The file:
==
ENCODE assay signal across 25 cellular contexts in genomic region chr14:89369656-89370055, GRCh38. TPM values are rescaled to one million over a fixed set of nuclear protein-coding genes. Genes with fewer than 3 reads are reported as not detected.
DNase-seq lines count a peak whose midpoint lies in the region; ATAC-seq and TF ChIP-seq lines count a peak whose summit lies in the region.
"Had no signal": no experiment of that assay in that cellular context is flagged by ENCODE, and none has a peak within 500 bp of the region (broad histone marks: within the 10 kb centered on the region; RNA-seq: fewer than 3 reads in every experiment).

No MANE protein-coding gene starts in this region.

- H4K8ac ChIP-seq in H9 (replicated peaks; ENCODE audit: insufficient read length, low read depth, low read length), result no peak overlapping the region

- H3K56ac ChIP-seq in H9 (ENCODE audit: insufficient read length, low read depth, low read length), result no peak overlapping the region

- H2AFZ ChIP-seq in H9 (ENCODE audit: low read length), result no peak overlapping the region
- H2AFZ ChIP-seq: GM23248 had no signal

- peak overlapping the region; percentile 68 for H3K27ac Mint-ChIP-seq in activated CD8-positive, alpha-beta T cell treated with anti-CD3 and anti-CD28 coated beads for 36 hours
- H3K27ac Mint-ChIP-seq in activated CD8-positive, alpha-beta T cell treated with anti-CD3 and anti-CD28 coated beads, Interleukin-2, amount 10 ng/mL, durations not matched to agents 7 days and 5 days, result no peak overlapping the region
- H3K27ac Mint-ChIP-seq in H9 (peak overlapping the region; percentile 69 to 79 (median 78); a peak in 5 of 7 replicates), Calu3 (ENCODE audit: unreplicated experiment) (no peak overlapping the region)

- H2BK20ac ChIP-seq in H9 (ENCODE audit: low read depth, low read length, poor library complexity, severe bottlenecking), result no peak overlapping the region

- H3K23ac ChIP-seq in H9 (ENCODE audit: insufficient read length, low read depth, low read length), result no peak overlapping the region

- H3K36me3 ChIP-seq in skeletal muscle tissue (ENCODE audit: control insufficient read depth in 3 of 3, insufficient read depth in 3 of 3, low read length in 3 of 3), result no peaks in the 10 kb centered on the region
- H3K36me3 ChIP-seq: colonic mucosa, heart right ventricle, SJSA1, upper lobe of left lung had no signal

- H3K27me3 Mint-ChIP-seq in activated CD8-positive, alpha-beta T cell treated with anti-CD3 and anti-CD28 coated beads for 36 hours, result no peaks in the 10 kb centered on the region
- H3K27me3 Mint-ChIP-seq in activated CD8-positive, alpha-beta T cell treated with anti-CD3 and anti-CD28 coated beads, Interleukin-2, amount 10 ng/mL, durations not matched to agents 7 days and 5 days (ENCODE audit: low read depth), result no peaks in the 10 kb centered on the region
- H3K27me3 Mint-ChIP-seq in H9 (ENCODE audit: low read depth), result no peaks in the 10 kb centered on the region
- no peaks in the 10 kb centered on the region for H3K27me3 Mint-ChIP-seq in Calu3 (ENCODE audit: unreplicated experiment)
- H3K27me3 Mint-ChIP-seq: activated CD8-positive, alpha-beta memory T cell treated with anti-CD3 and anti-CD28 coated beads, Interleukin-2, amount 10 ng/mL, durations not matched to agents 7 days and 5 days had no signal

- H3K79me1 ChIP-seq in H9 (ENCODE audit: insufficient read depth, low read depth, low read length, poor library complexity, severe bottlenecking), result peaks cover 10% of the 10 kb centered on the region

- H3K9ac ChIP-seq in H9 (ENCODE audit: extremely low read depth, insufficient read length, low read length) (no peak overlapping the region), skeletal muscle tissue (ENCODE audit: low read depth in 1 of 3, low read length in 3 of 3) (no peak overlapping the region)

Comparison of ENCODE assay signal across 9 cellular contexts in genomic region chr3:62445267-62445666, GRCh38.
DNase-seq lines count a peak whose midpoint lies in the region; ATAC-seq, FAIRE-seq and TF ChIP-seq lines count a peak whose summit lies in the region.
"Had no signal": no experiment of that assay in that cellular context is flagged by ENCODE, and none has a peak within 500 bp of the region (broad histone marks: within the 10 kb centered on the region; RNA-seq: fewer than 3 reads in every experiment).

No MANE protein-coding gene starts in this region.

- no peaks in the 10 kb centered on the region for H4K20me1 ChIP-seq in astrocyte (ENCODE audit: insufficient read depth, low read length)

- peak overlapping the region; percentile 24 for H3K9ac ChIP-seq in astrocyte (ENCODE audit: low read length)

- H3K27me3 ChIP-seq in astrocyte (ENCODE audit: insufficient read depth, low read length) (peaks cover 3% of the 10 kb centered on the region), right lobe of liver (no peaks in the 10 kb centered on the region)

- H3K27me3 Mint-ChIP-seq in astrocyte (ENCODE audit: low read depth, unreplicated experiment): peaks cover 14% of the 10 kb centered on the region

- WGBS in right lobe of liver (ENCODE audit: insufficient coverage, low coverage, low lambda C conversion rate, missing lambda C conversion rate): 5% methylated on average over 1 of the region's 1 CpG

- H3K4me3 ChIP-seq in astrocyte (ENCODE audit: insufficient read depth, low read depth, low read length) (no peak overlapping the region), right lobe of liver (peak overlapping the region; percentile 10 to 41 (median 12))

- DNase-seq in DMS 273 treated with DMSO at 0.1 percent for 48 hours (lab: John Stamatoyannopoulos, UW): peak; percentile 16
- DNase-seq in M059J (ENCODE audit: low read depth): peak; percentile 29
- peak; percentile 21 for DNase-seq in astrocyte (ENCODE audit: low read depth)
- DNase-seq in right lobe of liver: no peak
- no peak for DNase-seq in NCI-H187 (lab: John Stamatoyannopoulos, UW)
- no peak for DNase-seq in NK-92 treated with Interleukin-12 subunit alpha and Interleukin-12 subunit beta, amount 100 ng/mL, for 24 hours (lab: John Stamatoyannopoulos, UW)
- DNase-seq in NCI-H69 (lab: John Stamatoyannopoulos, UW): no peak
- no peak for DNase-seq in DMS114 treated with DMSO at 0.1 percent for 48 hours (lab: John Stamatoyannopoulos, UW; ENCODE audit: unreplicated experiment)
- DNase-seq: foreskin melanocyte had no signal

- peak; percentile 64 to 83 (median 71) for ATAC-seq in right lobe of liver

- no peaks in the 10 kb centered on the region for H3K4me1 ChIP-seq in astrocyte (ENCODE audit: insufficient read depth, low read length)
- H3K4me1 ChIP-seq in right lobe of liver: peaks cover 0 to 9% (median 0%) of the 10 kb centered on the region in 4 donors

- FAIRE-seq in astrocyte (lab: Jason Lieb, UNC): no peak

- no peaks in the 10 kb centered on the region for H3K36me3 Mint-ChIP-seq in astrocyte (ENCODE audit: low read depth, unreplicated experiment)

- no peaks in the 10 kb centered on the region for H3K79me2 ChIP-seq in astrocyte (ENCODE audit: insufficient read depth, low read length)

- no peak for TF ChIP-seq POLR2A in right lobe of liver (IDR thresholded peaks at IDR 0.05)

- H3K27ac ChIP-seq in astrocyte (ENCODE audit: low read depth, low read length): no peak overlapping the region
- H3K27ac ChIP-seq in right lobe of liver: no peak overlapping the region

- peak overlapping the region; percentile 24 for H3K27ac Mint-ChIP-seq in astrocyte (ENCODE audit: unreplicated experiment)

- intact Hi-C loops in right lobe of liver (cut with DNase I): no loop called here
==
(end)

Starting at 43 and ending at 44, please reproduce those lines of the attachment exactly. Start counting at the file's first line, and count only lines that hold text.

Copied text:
- no peaks in the 10 kb centered on the region for H3K4me1 ChIP-seq in astrocyte (ENCODE audit: insufficient read depth, low read length)
- H3K4me1 ChIP-seq in right lobe of liver: peaks cover 0 to 9% (median 0%) of the 10 kb centered on the region in 4 donors